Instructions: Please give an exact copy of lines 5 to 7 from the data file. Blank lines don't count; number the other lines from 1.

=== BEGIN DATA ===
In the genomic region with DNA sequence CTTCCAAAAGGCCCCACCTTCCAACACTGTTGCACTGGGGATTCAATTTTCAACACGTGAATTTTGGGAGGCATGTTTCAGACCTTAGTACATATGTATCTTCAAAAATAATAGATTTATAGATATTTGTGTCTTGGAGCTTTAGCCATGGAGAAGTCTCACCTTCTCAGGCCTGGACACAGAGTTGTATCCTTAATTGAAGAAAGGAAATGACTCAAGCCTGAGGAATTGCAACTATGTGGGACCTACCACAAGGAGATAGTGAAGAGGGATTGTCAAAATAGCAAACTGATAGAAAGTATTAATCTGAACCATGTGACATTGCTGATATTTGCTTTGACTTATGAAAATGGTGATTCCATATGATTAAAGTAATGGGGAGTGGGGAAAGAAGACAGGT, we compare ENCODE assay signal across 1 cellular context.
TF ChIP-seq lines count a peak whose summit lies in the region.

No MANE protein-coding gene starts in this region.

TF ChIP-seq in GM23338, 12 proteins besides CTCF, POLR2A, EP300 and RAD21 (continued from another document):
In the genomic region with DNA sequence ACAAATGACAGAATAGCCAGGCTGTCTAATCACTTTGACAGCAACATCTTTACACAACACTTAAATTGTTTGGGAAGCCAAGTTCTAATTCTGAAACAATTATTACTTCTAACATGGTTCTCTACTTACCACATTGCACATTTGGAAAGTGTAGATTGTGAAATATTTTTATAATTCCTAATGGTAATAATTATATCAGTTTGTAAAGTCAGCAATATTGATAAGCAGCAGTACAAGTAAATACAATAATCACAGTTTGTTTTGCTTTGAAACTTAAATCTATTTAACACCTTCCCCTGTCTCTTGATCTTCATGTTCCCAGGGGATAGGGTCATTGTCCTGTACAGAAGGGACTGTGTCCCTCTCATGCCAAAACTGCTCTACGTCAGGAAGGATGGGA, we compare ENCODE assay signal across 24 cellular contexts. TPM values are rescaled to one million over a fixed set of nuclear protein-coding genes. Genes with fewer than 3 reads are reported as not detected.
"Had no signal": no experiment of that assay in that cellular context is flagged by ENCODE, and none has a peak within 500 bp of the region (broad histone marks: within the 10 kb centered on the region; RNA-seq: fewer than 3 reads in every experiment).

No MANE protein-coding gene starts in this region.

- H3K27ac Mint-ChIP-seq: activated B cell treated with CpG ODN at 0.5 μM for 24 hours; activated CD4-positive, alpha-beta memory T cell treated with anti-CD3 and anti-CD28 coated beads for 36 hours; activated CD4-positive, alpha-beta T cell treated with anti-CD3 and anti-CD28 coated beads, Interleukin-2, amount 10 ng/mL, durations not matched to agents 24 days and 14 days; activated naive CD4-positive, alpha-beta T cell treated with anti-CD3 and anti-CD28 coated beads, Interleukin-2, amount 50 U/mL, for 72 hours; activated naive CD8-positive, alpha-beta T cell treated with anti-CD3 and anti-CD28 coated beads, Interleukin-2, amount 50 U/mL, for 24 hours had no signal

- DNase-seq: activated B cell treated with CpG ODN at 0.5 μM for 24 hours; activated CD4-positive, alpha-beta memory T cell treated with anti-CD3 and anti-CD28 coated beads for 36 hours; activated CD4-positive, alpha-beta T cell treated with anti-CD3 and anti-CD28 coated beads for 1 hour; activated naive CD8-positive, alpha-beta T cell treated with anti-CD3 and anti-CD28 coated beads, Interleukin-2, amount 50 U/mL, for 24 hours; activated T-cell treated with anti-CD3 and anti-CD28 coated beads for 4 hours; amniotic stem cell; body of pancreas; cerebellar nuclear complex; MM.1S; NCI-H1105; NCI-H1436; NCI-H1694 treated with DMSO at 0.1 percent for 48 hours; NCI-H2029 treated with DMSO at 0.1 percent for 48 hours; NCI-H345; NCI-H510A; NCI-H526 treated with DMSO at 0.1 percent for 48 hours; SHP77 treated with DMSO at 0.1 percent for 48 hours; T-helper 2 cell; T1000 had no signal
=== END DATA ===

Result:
In the genomic region with DNA sequence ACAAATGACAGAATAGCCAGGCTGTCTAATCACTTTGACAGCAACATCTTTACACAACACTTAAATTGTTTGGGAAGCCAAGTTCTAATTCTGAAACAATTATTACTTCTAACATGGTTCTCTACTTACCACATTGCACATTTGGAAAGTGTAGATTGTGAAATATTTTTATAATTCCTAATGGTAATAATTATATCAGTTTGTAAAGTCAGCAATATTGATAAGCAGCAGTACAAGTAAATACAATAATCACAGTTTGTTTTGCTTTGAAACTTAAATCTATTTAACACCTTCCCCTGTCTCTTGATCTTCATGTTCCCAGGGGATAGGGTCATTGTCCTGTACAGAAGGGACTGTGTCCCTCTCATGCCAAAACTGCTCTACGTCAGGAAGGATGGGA, we compare ENCODE assay signal across 24 cellular contexts. TPM values are rescaled to one million over a fixed set of nuclear protein-coding genes. Genes with fewer than 3 reads are reported as not detected.
"Had no signal": no experiment of that assay in that cellular context is flagged by ENCODE, and none has a peak within 500 bp of the region (broad histone marks: within the 10 kb centered on the region; RNA-seq: fewer than 3 reads in every experiment).

No MANE protein-coding gene starts in this region.